designed to be used on a public highway unless the motor vehicle is covered by
a liability insurance policy." 625 ILCS 5/7--601(a) (West 1996). The policy must
provide coverage of at least $20,000 per person for death or bodily injury, $40,000
per accident for death or bodily injury and $15,000 for property damage
("$20,000/$40,000/$15,000"). 625 ILCS 5/7--203, 7--601(a) (West 1996). State
Farm contends that Luckhart was legally required to be an insured under this
provision and he therefore falls within the definition of "INSURED" set forth in
the garage policy issued by Universal. Citing Madison Mutual Insurance Co. v.
Universal Underwriters Group, 251 Ill. App. 3d 13 (1993), State Farm contends
that the garage policy covers any driver who is legally required to have liability
insurance, regardless of whether that driver has liability coverage under some
other policy.
Universal acknowledges that a potential car buyer may not test drive a vehicle
unless he or she is covered by liability insurance in the requisite amount.
However, Universal contends that section 7--601(a) does not specify that the test
driver must be covered under the dealer's policy. Universal relies on Steinberg v.
Universal Underwriters Insurance Co., 272 Ill. App. 3d 79 (1995), which held that
a garage policy with identical language "was intended to cover only uninsured or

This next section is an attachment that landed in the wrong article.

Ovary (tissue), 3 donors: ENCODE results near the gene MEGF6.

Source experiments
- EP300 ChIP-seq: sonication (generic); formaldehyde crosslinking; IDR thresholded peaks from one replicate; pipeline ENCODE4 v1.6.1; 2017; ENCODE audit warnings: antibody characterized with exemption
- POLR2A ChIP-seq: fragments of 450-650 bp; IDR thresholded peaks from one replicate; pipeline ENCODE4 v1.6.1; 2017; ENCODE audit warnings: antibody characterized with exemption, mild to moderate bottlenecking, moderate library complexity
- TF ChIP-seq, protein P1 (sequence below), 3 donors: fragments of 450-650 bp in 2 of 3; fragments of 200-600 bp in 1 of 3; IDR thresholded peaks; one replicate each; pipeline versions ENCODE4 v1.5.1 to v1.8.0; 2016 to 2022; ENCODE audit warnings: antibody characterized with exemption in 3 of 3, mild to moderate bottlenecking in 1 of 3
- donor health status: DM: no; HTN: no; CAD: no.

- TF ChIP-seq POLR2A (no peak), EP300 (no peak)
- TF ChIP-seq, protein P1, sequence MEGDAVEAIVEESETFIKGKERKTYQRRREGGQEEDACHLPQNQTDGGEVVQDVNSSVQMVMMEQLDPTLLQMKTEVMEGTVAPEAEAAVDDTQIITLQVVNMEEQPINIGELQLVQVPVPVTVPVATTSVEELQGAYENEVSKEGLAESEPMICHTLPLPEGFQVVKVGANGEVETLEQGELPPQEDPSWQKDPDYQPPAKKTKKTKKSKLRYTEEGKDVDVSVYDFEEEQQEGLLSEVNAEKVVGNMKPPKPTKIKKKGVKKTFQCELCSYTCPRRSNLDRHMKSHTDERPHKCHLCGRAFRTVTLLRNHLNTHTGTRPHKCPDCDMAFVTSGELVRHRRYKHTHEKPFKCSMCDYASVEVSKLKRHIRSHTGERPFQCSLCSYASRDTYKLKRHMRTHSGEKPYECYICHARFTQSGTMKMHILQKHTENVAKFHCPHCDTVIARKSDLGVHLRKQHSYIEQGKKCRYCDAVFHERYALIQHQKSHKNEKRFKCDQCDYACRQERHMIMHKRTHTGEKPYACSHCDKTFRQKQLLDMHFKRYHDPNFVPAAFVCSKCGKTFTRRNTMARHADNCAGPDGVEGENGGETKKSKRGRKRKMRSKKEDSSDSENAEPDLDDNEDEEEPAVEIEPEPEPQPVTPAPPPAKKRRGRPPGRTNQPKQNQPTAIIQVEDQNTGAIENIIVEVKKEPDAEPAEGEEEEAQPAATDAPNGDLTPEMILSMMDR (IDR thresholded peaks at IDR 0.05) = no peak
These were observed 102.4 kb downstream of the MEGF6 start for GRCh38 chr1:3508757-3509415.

underinsured customers, those otherwise `required by law to be an INSURED.' "
Steinberg, 272 Ill. App. 3d at 83.
We agree with State Farm that under Illinois law, a car dealer's liability policy
must provide coverage for test drivers such as Luckhart, and Luckhart was
therefore a person required by law to be an "INSURED" under Joyce Pontiac's
garage policy. A provision in an automobile insurance policy extending liability
coverage to persons who use the named insured's vehicle with his or her
permission is commonly referred to as an omnibus clause. See 7 Am. Jur. 2d
Automobile Insurance sec. 225 (1997). Omnibus clauses are sometimes required
by statute to be included in automobile or motor vehicle liability policies, and
where this is the case, such a clause must be read into every such policy. 7 Am.
Jur. 2d Automobile Insurance sec. 226 (1997).
Section 7--601(a)(1) of the Code requires vehicles to be covered by a "liability
insurance policy." That provision does not specifically indicate whether the policy
must contain an omnibus clause. However, a similar term, "motor vehicle liability
policy," is defined in section 7--317 of the Code as follows:
"sec. 7--317 `Motor vehicle liability policy' defined. (a) Certification.--
A `motor vehicle liability policy', as that term is used in this Act, means
an `owner's policy' or an `operator's policy' of liability insurance, certified
as provided in Section 7--315 or Section 7--316 as proof of financial
responsibility for the future ***.
(b) Owner's Policy.--Such owner's policy of liability insurance:
1. Shall designate *** all motor vehicles with respect to which coverage
is thereby intended to be granted;
2. Shall insure the person named therein and any other person using or
responsible for the use of such motor vehicle or vehicles with the express
or implied permission of the insured." (Emphasis added.) 625 ILCS 5/7--
317 (West 1996).
It is well established that when a statute defines the terms it uses, those terms
must be construed according to the definitions contained in the act. Garza v.